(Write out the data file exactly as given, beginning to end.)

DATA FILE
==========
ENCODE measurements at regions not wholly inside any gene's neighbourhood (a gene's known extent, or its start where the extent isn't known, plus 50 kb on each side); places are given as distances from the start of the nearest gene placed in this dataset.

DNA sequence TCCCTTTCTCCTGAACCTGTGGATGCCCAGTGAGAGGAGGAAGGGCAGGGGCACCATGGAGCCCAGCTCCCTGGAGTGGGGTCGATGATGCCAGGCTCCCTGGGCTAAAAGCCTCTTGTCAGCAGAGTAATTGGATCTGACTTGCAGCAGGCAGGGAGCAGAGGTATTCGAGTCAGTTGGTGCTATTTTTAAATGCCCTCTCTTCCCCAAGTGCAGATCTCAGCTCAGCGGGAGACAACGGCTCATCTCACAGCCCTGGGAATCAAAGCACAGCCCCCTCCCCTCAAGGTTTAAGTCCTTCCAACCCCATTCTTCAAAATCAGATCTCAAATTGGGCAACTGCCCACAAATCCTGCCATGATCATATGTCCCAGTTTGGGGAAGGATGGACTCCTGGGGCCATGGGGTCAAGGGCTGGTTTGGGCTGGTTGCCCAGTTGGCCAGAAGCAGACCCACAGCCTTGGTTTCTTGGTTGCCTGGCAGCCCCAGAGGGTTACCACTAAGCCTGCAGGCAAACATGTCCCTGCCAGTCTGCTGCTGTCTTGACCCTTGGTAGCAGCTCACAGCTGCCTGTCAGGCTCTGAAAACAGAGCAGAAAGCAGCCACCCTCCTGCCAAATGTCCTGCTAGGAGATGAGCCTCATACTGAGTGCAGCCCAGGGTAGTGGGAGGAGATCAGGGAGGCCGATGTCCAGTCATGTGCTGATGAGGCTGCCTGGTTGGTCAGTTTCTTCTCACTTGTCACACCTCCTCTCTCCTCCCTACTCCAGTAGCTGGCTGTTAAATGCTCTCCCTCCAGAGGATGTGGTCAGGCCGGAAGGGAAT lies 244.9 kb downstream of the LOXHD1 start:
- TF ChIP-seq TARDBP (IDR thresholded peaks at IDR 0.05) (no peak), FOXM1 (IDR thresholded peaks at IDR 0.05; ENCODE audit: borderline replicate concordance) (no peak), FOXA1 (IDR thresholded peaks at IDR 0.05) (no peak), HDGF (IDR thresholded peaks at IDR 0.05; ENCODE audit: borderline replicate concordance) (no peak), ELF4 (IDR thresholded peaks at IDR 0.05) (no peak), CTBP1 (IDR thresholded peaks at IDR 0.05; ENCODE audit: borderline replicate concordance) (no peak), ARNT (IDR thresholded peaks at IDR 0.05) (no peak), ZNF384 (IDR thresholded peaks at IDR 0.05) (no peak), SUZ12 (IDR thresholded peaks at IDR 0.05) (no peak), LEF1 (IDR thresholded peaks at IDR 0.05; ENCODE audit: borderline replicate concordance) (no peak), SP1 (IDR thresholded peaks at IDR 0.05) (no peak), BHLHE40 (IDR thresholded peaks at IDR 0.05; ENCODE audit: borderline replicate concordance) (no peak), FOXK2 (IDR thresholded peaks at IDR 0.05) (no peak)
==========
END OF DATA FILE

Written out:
ENCODE measurements at regions not wholly inside any gene's neighbourhood (a gene's known extent, or its start where the extent isn't known, plus 50 kb on each side); places are given as distances from the start of the nearest gene placed in this dataset.

DNA sequence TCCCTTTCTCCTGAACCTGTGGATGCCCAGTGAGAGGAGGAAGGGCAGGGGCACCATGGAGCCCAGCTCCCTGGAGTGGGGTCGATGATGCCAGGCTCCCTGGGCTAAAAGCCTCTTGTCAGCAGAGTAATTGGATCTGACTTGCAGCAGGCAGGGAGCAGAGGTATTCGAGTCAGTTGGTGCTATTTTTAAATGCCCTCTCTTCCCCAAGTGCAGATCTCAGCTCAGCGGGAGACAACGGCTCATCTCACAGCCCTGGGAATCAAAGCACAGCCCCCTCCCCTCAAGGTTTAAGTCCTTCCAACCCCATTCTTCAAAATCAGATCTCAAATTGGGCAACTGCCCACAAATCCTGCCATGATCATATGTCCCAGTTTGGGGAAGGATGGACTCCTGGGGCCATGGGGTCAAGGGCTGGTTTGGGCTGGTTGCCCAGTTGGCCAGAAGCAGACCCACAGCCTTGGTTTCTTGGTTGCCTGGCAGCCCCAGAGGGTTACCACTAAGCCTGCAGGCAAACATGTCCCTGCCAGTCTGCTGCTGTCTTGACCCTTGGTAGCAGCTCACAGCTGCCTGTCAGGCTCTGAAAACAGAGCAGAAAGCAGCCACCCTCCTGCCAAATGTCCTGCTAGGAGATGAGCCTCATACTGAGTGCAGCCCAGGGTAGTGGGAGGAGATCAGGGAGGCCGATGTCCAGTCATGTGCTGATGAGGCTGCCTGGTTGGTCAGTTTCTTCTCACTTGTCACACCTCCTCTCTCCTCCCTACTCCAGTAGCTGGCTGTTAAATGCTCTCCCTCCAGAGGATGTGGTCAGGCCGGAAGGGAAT lies 244.9 kb downstream of the LOXHD1 start:
- TF ChIP-seq TARDBP (IDR thresholded peaks at IDR 0.05) (no peak), FOXM1 (IDR thresholded peaks at IDR 0.05; ENCODE audit: borderline replicate concordance) (no peak), FOXA1 (IDR thresholded peaks at IDR 0.05) (no peak), HDGF (IDR thresholded peaks at IDR 0.05; ENCODE audit: borderline replicate concordance) (no peak), ELF4 (IDR thresholded peaks at IDR 0.05) (no peak), CTBP1 (IDR thresholded peaks at IDR 0.05; ENCODE audit: borderline replicate concordance) (no peak), ARNT (IDR thresholded peaks at IDR 0.05) (no peak), ZNF384 (IDR thresholded peaks at IDR 0.05) (no peak), SUZ12 (IDR thresholded peaks at IDR 0.05) (no peak), LEF1 (IDR thresholded peaks at IDR 0.05; ENCODE audit: borderline replicate concordance) (no peak), SP1 (IDR thresholded peaks at IDR 0.05) (no peak), BHLHE40 (IDR thresholded peaks at IDR 0.05; ENCODE audit: borderline replicate concordance) (no peak), FOXK2 (IDR thresholded peaks at IDR 0.05) (no peak)